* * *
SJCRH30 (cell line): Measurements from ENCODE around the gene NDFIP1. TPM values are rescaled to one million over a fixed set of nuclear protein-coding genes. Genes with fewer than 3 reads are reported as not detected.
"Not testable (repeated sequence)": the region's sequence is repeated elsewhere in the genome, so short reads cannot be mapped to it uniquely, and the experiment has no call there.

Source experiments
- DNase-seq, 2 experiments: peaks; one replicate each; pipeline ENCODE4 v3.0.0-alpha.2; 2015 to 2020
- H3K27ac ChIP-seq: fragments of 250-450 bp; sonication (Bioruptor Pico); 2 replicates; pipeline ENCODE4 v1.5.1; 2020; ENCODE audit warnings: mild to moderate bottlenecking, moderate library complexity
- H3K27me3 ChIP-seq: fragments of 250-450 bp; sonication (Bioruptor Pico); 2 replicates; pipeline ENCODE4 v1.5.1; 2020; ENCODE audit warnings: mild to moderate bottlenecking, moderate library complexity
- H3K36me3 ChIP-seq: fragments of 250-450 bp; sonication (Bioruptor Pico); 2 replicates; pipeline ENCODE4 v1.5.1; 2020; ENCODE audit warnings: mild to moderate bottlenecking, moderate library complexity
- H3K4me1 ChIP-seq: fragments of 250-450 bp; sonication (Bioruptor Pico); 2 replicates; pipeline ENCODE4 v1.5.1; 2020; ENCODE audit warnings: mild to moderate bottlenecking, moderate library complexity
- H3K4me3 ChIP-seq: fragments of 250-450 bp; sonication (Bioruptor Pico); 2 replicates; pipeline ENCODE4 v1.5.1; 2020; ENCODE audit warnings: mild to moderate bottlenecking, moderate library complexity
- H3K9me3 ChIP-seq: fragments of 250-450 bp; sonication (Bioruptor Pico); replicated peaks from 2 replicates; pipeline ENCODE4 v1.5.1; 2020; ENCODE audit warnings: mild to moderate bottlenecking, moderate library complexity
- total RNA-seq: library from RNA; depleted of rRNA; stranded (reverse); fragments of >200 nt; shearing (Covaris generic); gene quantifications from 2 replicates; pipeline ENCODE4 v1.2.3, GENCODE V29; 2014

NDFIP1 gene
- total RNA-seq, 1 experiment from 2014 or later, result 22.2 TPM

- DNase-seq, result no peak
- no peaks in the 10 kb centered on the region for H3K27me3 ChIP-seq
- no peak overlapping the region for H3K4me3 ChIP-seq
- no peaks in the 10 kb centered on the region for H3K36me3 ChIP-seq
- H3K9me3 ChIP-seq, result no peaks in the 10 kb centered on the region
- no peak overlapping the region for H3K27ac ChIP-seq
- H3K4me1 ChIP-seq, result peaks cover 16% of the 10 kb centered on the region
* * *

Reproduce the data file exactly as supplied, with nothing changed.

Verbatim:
SJCRH30 (cell line): Measurements from ENCODE around the gene NDFIP1. TPM values are rescaled to one million over a fixed set of nuclear protein-coding genes. Genes with fewer than 3 reads are reported as not detected.
"Not testable (repeated sequence)": the region's sequence is repeated elsewhere in the genome, so short reads cannot be mapped to it uniquely, and the experiment has no call there.

Source experiments
- DNase-seq, 2 experiments: peaks; one replicate each; pipeline ENCODE4 v3.0.0-alpha.2; 2015 to 2020
- H3K27ac ChIP-seq: fragments of 250-450 bp; sonication (Bioruptor Pico); 2 replicates; pipeline ENCODE4 v1.5.1; 2020; ENCODE audit warnings: mild to moderate bottlenecking, moderate library complexity
- H3K27me3 ChIP-seq: fragments of 250-450 bp; sonication (Bioruptor Pico); 2 replicates; pipeline ENCODE4 v1.5.1; 2020; ENCODE audit warnings: mild to moderate bottlenecking, moderate library complexity
- H3K36me3 ChIP-seq: fragments of 250-450 bp; sonication (Bioruptor Pico); 2 replicates; pipeline ENCODE4 v1.5.1; 2020; ENCODE audit warnings: mild to moderate bottlenecking, moderate library complexity
- H3K4me1 ChIP-seq: fragments of 250-450 bp; sonication (Bioruptor Pico); 2 replicates; pipeline ENCODE4 v1.5.1; 2020; ENCODE audit warnings: mild to moderate bottlenecking, moderate library complexity
- H3K4me3 ChIP-seq: fragments of 250-450 bp; sonication (Bioruptor Pico); 2 replicates; pipeline ENCODE4 v1.5.1; 2020; ENCODE audit warnings: mild to moderate bottlenecking, moderate library complexity
- H3K9me3 ChIP-seq: fragments of 250-450 bp; sonication (Bioruptor Pico); replicated peaks from 2 replicates; pipeline ENCODE4 v1.5.1; 2020; ENCODE audit warnings: mild to moderate bottlenecking, moderate library complexity
- total RNA-seq: library from RNA; depleted of rRNA; stranded (reverse); fragments of >200 nt; shearing (Covaris generic); gene quantifications from 2 replicates; pipeline ENCODE4 v1.2.3, GENCODE V29; 2014

NDFIP1 gene
- total RNA-seq, 1 experiment from 2014 or later, result 22.2 TPM

- DNase-seq, result no peak
- no peaks in the 10 kb centered on the region for H3K27me3 ChIP-seq
- no peak overlapping the region for H3K4me3 ChIP-seq
- no peaks in the 10 kb centered on the region for H3K36me3 ChIP-seq
- H3K9me3 ChIP-seq, result no peaks in the 10 kb centered on the region
- no peak overlapping the region for H3K27ac ChIP-seq
- H3K4me1 ChIP-seq, result peaks cover 16% of the 10 kb centered on the region